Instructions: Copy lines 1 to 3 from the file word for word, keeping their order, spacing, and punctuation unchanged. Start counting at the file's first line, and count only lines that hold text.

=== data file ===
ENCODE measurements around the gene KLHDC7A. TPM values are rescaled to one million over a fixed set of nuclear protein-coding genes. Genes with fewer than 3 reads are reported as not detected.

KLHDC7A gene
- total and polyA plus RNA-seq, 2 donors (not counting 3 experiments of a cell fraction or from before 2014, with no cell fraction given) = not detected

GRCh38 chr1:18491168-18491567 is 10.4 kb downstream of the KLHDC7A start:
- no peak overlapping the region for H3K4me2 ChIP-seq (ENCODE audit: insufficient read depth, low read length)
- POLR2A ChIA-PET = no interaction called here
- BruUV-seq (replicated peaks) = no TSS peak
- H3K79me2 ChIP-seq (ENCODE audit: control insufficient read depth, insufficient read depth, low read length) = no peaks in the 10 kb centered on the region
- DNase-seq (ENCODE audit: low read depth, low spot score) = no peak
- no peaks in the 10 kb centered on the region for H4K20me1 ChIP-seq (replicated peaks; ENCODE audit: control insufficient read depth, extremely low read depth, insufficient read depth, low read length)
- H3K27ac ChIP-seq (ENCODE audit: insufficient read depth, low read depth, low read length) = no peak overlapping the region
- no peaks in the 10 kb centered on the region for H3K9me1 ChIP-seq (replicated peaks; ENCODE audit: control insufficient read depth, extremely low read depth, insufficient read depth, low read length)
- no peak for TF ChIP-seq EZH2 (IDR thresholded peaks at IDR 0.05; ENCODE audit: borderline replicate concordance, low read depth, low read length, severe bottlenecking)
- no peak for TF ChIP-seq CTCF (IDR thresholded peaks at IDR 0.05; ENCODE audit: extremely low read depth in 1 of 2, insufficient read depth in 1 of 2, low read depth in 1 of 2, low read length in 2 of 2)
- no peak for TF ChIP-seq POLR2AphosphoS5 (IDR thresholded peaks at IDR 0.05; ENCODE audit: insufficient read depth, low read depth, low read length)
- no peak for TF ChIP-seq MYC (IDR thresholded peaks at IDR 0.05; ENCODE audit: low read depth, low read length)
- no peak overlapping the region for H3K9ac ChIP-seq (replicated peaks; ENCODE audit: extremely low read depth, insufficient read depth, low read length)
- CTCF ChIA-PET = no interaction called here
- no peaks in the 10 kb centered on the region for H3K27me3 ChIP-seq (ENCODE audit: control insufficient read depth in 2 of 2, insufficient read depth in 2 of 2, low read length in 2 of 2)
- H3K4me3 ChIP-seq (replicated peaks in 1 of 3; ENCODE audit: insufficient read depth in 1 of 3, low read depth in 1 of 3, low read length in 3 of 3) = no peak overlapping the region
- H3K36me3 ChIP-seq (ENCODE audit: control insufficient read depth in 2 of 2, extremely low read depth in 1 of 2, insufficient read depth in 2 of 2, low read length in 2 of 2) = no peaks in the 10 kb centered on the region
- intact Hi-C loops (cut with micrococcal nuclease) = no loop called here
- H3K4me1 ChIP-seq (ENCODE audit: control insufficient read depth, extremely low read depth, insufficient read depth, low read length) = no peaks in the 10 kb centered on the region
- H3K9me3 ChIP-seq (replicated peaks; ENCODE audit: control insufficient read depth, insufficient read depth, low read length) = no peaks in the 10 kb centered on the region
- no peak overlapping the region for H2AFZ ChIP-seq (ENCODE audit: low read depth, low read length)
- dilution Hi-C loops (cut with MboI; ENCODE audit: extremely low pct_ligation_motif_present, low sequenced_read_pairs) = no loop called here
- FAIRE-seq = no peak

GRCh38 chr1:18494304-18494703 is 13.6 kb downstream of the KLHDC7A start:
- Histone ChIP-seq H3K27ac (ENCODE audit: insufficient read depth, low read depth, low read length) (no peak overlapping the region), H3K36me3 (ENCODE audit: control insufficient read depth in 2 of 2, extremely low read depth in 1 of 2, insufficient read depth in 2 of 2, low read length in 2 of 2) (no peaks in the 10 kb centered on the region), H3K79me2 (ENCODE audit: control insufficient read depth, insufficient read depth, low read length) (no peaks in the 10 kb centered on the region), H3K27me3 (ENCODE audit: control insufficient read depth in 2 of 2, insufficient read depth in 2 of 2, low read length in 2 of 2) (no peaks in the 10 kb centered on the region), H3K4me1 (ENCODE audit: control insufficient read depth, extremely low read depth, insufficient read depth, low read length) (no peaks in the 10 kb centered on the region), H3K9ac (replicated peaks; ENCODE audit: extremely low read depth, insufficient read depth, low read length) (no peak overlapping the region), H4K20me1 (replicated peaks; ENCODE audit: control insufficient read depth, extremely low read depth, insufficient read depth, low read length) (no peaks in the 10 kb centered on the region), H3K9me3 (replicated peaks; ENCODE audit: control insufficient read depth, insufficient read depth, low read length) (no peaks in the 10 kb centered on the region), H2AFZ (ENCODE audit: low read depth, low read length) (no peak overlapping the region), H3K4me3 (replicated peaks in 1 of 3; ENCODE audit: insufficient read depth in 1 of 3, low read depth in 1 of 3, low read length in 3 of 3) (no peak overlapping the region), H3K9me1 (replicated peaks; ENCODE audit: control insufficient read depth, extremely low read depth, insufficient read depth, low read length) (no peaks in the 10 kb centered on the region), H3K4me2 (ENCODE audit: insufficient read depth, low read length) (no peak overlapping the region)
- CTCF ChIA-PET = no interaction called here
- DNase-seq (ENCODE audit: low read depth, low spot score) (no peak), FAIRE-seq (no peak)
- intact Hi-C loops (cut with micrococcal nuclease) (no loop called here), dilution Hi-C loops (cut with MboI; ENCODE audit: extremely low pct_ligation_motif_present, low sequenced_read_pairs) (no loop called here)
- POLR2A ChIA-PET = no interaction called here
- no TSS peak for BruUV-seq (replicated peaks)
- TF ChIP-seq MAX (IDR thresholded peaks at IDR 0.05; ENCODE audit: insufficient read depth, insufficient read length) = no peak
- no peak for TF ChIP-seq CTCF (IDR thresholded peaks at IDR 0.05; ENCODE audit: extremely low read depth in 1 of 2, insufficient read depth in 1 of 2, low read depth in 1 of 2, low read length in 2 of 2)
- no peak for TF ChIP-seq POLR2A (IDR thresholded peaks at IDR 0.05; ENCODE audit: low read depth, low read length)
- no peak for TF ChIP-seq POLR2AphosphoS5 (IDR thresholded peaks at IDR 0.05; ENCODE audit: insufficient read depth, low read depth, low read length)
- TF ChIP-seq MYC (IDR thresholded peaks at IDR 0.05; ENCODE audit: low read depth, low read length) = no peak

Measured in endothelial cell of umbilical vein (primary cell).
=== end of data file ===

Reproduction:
ENCODE measurements around the gene KLHDC7A. TPM values are rescaled to one million over a fixed set of nuclear protein-coding genes. Genes with fewer than 3 reads are reported as not detected.

KLHDC7A gene
- total and polyA plus RNA-seq, 2 donors (not counting 3 experiments of a cell fraction or from before 2014, with no cell fraction given) = not detected